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Police return purloined parrot

November 10, 1999|By KIMBERLY YAKOWSKI

A parrot that was swiped from a Hagerstown pet store Tuesday evening was returned to its owner Wednesday morning, squawking but apparently in good health.

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"Maybe we should start calling him Lucky," said Ken Muller, owner of the Pet Connection in the Ames Plaza, as he reclaimed the previously unnamed African Congo gray parrot at Hagerstown City Police headquarters.

Police said a man went to police headquarters at 7 a.m. Wednesday with the bird, valued at $1,700.

"He told us a man walked by his home at 66 E. Antietam St. last night and offered him the bird for $100," said Capt. Robert Hart.

The man said he only had $60, and the bird was his.

On Wednesday morning, the new owner learned from the news that the bird had been stolen and he took it to police headquarters, Hart said.

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Police placed the parrot in a dog cage for safekeeping until its owner arrived.

"We're just so excited to get the bird back," store employee Jessica Chrisp said Wednesday evening as the parrot stood quietly on its perch grooming itself.

Chrisp, 17, who was working Tuesday night when the bird was stolen, said she has grown attached to the parrot that she hand-fed when it was younger.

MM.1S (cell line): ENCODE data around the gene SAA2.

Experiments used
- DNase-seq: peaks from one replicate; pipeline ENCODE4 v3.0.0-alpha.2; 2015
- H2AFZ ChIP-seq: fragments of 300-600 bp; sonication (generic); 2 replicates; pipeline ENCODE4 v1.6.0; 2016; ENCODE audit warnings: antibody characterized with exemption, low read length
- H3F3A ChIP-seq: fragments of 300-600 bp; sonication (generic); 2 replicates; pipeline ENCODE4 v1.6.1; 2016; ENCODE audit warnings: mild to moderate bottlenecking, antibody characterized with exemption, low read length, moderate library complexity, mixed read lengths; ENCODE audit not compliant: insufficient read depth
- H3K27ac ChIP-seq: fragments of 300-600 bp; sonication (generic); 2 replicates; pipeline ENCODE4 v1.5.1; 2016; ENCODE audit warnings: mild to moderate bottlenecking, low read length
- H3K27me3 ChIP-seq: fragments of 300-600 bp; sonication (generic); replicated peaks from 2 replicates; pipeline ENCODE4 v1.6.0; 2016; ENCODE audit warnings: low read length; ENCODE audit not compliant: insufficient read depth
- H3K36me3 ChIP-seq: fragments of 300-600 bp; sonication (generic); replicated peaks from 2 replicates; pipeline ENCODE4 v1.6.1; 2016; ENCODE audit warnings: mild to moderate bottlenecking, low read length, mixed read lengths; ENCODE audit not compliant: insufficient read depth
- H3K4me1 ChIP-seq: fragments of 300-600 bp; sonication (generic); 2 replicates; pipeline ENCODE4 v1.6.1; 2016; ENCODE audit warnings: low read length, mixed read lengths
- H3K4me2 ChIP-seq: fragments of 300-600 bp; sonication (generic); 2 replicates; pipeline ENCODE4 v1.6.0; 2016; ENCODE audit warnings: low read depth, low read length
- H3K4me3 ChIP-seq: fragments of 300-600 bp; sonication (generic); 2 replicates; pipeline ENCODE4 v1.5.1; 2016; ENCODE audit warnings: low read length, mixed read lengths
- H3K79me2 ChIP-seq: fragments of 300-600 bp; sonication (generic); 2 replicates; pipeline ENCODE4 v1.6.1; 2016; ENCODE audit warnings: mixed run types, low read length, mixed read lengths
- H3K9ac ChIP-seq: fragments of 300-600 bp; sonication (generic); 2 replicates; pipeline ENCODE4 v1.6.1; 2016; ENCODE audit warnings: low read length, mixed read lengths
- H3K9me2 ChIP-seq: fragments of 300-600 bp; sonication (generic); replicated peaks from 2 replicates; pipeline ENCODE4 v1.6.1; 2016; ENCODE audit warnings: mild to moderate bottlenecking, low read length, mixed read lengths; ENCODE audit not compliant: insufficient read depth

Chrisp said she was not alarmed Tuesday evening when a man who had been browsing in the store leaned over the fencing toward the bird's cage.

But then the man unscrewed a ring securing the cage, reached over a fence and grabbed the parrot, she said.

As the thief put the bird under his jacket and ran out the door, he turned and said, "I've got your bird," Chrisp said.

The thief mocked the employees, laughing and shouting an expletive, according to Chrisp.

"I couldn't believe it," she said.

Employees chased the man, who fell down an embankment. Chrisp said she feared at that point that the bird might have been hurt, or worse.

"We were really worried. We thought it was dead because their necks are very tender and could break easily," said Chrisp.

The man who took the bird to the police station stopped by Wednesday evening to check on the parrot, Chrisp said.

The store gave the man free merchandise as a way of thanking him, she said.

Born in the United States, the parrot is about six months old with a life expectancy of 80 years, Muller said.

"It's illegal to import them from Africa anymore," he said.

With an intelligence equal to that of a 3-year-old child, the bird can mimic repeated phrases but doesn't have an extensive vocabulary yet.

The thief was described as being in his early 20s with a short blond crewcut. He was wearing baggy blue jeans and blue shirt with a horizontal stripe.

Staff writer Marlo Barnhart contributed to this story.

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